Juan Olvido Perea García

Juan Olvido Perea García
Leiden University | LEI · Faculty of Social Sciences

Postdoctoral researcher

About

14
Publications
3,912
Reads
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91
Citations
Citations since 2016
14 Research Items
89 Citations
20162017201820192020202120220510152025
20162017201820192020202120220510152025
20162017201820192020202120220510152025
20162017201820192020202120220510152025
Additional affiliations
March 2016 - August 2017
Aarhus University
Position
  • RA
Education
August 2017 - August 2021
National University of Singapore
Field of study
  • Evolutionary biology
September 2013 - September 2015
Aarhus University
Field of study
  • Cognitive Semiotics
September 2008 - June 2012
University of Malaga
Field of study
  • English Philology

Publications

Publications (14)
Article
Full-text available
Homogeneously depigmented sclerae have long been proposed to be uniquely human—an adaptation to enable cooperative behaviour by facilitating interpersonal coordination through gaze following. However, recent evidence has shown that deeply pigmented sclerae also afford gaze following if surrounding a bright iris. Furthermore, while current scleral d...
Article
Full-text available
External eye appearance across primate species is diverse in shape and colouration, yet we still lack an explanation for the drivers of such diversity. Here we quantify substantial interspecific variation in eye shape and colouration across 77 primate species representing all extant genera of anthropoid primates. We reassess a series of hypotheses...
Preprint
Full-text available
Homogeneously depigmented sclerae have long been proposed to be uniquely human - an adaptation to enable cooperative behaviour by facilitating interpersonal coordination through gaze following. However, recent evidence has shown that deeply pigmented sclerae also afford gaze following if surrounding a bright iris. Furthermore, while current scleral...
Article
Full-text available
Comparative examinations of external eye morphology in primates initially focused on communicative functions of the eye. Subsequent work has failed to find consistent associations between specific eye morphologies and communicative functions. In this article, we review the field of primate external eye morphology and inspect publicly available and...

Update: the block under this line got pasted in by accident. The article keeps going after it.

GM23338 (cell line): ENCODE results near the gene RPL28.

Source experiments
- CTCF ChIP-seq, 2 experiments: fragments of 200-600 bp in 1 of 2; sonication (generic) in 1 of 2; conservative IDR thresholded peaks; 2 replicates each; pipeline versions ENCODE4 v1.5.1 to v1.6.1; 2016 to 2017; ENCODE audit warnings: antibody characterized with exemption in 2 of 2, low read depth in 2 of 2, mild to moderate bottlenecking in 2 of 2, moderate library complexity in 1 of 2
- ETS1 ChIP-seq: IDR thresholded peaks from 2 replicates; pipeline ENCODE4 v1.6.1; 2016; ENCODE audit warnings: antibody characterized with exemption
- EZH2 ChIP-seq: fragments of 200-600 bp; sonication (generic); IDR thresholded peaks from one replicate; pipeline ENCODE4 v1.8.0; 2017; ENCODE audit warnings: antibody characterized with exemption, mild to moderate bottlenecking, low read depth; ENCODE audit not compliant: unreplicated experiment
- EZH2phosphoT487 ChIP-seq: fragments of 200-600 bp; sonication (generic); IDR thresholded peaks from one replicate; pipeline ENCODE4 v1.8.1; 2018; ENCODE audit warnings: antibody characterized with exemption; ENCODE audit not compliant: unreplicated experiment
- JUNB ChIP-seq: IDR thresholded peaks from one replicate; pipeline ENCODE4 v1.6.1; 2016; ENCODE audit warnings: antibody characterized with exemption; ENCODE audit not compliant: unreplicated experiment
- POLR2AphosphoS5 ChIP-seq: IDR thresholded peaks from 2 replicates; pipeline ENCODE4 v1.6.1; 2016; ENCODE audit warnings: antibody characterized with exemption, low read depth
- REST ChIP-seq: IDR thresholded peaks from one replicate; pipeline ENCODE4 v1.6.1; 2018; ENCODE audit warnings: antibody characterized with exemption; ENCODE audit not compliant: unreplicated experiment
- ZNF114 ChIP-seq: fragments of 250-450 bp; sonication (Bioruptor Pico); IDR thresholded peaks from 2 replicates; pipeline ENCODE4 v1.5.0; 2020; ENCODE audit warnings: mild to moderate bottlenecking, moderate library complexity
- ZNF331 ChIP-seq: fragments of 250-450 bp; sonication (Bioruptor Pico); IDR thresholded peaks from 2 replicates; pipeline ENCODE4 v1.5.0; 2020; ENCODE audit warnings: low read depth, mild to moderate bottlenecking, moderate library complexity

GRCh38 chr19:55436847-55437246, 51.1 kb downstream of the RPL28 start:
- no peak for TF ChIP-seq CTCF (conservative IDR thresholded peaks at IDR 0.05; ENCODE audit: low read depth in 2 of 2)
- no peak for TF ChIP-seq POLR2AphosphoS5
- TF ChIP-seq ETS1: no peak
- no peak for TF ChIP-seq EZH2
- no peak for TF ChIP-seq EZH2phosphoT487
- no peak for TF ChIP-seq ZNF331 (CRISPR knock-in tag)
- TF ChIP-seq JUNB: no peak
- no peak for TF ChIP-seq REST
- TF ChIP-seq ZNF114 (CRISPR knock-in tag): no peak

Article
Full-text available
The horizontal size of the exposed depigmented sclera in Caucasians has been previously suggested to be sexually dimorphic, and the significance of this phenomenon remains unclear. Here we build on a previous study and extend it by (i) examining sex differences in other measures of ocular morphology and (ii) exploring the link between eye morpholog...
Article
Full-text available
Captivity may have adverse effects on captive great apes, as they spend much more of their time engaged in foraging and other activities in the wild. Enrichment interventions have the potential to alleviate the adverse effects of captivity by introducing novel stimuli. In orangutans (Pongo pygmaeus), interactive digital enrichment has proven effect...
Conference Paper
Full-text available
The implementation of Virtual Reality (VR) tools in criminological research is very scarce, and almost non-existent in the fear of crime (FoC) field. Our objective is to assess the feasibility of Immersive Technologies for research on FoC. To do so, a simulation (360° video) grounded on the manipulation of environmental variables (street lighting)...